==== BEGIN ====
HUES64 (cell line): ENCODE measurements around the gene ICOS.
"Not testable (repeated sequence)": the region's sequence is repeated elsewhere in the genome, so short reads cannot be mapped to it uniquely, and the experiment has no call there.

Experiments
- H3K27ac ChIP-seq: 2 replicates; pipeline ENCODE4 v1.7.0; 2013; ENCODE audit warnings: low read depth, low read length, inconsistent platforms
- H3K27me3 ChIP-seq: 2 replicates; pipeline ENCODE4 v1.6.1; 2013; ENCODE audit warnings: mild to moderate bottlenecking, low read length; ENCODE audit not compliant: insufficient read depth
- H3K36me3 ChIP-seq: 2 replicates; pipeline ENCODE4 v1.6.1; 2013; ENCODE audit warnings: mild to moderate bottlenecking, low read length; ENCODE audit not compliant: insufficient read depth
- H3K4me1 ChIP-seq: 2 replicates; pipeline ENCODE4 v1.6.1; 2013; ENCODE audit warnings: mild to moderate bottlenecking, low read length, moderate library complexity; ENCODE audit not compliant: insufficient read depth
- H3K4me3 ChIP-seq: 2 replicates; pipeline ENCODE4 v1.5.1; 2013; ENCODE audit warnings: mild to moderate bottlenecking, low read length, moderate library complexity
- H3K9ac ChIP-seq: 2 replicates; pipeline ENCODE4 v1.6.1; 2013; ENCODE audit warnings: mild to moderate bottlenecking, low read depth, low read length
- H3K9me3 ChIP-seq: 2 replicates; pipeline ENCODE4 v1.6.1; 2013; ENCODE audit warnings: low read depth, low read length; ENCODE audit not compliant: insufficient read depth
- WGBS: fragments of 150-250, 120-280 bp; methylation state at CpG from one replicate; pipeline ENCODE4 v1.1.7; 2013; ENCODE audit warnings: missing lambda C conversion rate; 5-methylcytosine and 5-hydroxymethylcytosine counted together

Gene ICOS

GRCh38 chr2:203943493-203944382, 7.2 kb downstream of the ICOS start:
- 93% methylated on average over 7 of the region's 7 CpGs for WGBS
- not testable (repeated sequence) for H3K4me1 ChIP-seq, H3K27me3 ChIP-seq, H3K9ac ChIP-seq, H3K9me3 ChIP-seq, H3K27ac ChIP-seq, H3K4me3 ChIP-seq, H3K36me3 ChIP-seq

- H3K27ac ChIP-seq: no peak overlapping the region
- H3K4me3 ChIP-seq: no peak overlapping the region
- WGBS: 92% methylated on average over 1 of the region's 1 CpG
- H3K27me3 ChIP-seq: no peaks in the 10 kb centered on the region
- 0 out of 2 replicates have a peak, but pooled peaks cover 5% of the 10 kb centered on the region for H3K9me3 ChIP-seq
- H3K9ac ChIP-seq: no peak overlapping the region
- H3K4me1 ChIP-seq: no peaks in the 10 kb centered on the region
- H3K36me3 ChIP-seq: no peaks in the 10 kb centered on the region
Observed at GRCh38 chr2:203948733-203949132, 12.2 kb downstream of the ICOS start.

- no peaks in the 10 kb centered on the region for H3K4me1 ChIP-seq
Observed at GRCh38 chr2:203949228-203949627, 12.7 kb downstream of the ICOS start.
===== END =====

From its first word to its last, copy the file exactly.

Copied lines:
HUES64 (cell line): ENCODE measurements around the gene ICOS.
"Not testable (repeated sequence)": the region's sequence is repeated elsewhere in the genome, so short reads cannot be mapped to it uniquely, and the experiment has no call there.

Experiments
- H3K27ac ChIP-seq: 2 replicates; pipeline ENCODE4 v1.7.0; 2013; ENCODE audit warnings: low read depth, low read length, inconsistent platforms
- H3K27me3 ChIP-seq: 2 replicates; pipeline ENCODE4 v1.6.1; 2013; ENCODE audit warnings: mild to moderate bottlenecking, low read length; ENCODE audit not compliant: insufficient read depth
- H3K36me3 ChIP-seq: 2 replicates; pipeline ENCODE4 v1.6.1; 2013; ENCODE audit warnings: mild to moderate bottlenecking, low read length; ENCODE audit not compliant: insufficient read depth
- H3K4me1 ChIP-seq: 2 replicates; pipeline ENCODE4 v1.6.1; 2013; ENCODE audit warnings: mild to moderate bottlenecking, low read length, moderate library complexity; ENCODE audit not compliant: insufficient read depth
- H3K4me3 ChIP-seq: 2 replicates; pipeline ENCODE4 v1.5.1; 2013; ENCODE audit warnings: mild to moderate bottlenecking, low read length, moderate library complexity
- H3K9ac ChIP-seq: 2 replicates; pipeline ENCODE4 v1.6.1; 2013; ENCODE audit warnings: mild to moderate bottlenecking, low read depth, low read length
- H3K9me3 ChIP-seq: 2 replicates; pipeline ENCODE4 v1.6.1; 2013; ENCODE audit warnings: low read depth, low read length; ENCODE audit not compliant: insufficient read depth
- WGBS: fragments of 150-250, 120-280 bp; methylation state at CpG from one replicate; pipeline ENCODE4 v1.1.7; 2013; ENCODE audit warnings: missing lambda C conversion rate; 5-methylcytosine and 5-hydroxymethylcytosine counted together

Gene ICOS

GRCh38 chr2:203943493-203944382, 7.2 kb downstream of the ICOS start:
- 93% methylated on average over 7 of the region's 7 CpGs for WGBS
- not testable (repeated sequence) for H3K4me1 ChIP-seq, H3K27me3 ChIP-seq, H3K9ac ChIP-seq, H3K9me3 ChIP-seq, H3K27ac ChIP-seq, H3K4me3 ChIP-seq, H3K36me3 ChIP-seq

- H3K27ac ChIP-seq: no peak overlapping the region
- H3K4me3 ChIP-seq: no peak overlapping the region
- WGBS: 92% methylated on average over 1 of the region's 1 CpG
- H3K27me3 ChIP-seq: no peaks in the 10 kb centered on the region
- 0 out of 2 replicates have a peak, but pooled peaks cover 5% of the 10 kb centered on the region for H3K9me3 ChIP-seq
- H3K9ac ChIP-seq: no peak overlapping the region
- H3K4me1 ChIP-seq: no peaks in the 10 kb centered on the region
- H3K36me3 ChIP-seq: no peaks in the 10 kb centered on the region
Observed at GRCh38 chr2:203948733-203949132, 12.2 kb downstream of the ICOS start.

- no peaks in the 10 kb centered on the region for H3K4me1 ChIP-seq
Observed at GRCh38 chr2:203949228-203949627, 12.7 kb downstream of the ICOS start.